I got an e-mail from a student studying scientific journalism today. She sent me an article and asked my opinion about it as the authors had referred to my work. At first I thought it was some kind of a joke, but then I clicked the link she sent and realised it was actually a real article, published in a scientific journal. The title is “Testicular volume is inversely correlated with nurturing-related brain activity in human fathers”. I wrote her a pretty elaborate response and did not think so much more of it. But then, what do I see scrolling down DN, my favourite Swedish newspaper’s website? The paper being quoted there! The journalist had done a good job seeking out an expert’s opinion so it’s not like all Swedish men are going to run home to measure their testicles and wonder if they might shrink if they put the kids to bed while she goes to the gym.
But. I have an urge to share with you some of the thoughts I jotted down for this ambitious journalist-to-be, now that the article is out there for all to view. I don’t have a problem with us being biological organisms with specific hormonal profiles and reproductive biological realities based on gender. But I do have a problem when that fact is a priori decided to affect our behaviours.
So the article presents a hypothesis that males are by nature necessitated to choose between mating and caregiving and that the size of the testicles as well as testosterone levels will be related to this choice. To begin with, I cannot see any proof of testicular volume or testosterone levels being related to mating behaviour, unless of course you are prepared to draw direct conclusions based on Lapland Longspurs (a bird) or “mammalian fathers”. The closest “proof” comes from a polygynous subculture of men. Because the authors’ main hypothesis is a proposed trade-off effect between caregiving and mating this would be a pretty important point to have some proof for.
Then they go on to say that brain responses of caregivers and maters will differ. Well, maters defined as those with bigger testicles, but oops wasn’t there a problem there? But sure, a photo of the child activated these father’s brains in specific ways and the more they took part in the child’s care, the more their child’s picture activated their brains. But oops, there was also a correlation between unknown child/adult contrasting pictures and brain activity in that region. So any kid will get these softies going? Or are we as humans wired to react intensely to infant photographs expressing different emotions? Remember that the first social skill we learn is smiling back at a face when we are six weeks of age?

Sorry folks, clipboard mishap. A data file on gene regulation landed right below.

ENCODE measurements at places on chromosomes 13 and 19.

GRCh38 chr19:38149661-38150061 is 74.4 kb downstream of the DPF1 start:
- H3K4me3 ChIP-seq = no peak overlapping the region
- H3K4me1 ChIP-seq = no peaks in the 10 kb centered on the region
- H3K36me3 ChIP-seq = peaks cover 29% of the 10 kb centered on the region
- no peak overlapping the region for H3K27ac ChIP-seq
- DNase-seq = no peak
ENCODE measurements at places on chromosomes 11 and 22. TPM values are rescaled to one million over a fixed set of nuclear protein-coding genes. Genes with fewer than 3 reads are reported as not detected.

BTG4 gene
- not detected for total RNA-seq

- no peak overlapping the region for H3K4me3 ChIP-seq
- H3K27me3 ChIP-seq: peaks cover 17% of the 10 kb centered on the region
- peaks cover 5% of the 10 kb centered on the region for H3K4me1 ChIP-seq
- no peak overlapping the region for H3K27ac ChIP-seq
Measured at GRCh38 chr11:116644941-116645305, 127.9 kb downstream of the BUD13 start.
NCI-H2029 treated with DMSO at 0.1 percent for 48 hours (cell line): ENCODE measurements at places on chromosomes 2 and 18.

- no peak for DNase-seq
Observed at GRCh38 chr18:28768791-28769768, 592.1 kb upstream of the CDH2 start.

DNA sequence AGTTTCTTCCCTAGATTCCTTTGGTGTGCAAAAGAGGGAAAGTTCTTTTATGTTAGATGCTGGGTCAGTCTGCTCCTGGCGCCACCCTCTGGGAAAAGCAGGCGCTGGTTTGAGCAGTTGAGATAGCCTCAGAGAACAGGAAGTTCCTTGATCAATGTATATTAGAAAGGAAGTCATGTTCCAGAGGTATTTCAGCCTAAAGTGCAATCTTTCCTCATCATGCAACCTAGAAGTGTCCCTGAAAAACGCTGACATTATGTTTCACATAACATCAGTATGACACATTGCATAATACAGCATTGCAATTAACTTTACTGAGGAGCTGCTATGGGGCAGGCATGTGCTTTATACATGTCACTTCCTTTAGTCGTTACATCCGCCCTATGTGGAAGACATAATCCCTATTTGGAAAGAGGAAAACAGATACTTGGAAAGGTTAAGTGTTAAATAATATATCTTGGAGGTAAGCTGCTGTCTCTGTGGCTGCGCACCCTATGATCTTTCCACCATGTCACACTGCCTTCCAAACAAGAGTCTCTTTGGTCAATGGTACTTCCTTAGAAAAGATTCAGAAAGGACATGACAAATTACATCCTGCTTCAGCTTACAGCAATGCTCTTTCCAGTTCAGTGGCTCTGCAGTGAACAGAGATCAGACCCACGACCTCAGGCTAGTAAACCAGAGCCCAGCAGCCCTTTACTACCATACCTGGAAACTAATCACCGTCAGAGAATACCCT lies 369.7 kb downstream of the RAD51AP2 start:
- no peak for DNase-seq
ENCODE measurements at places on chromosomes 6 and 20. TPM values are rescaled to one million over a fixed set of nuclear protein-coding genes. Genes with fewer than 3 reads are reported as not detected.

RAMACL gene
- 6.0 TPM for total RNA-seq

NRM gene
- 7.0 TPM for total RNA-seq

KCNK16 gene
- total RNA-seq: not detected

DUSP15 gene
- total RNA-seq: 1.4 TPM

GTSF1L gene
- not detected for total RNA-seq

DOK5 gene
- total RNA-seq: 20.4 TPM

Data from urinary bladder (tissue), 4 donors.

Recent research has been clearly able to show that as humans we are the products of BOTH our genes and our environments. The way our brain is wired in situations that elicit caregiving behaviour is affected by early childhood care experiences and attachment representations. So although neuro-imaging is a fantastically exciting new field, in which I am not an expert, caution is warranted in viewing the brain as a simple switchboard where when certain lights come on, a specific causal pathway of events can be assumed. While even thinking of moving your right ring finger will light up a specific area in your motor cortex, the same cannot be said about the more complicated mesolimbic system.
In this paper, the correlation between reported caregiving and testosterone/testicle volume is very low (0.2) with results scattered all over the place. So really, this mating/caregiving thing is not something to build on. Yet, the authors push the hypothesis and test if testicle volumes correlate with the reactions elicited in the brain by the image contrasts. And they do, a bit. With both contrasts. But so what? I still don’t get the mating-caregiving bit. Why does it not even cross the authors’ minds that an alternative explanation would be that strong social skills (as in reacting strongly to child images) will predict prosocial behaviours and not antisocial, which are indeed correlated with higher levels of testosterone?
And this thing with the birds… The corvid was described as not being aggressive or protective at the time of mating in a serious scientific study from 1992 (Marzluff, cited in Ah-King). Well, not the males… Because of their gender-biased preconceptions, the researchers only studied aggressive behaviour of the males during mating season. But guess what? In the corvid society it is the females who do the fighting about who gets the prettiest guy! This anecdote is cited in an excellent booklet on the gendered nature of biology as a science by Ah-King, and it really serves as a reminder that science is socially constructed. Even if you measure your results in hormone levels or images of the brain.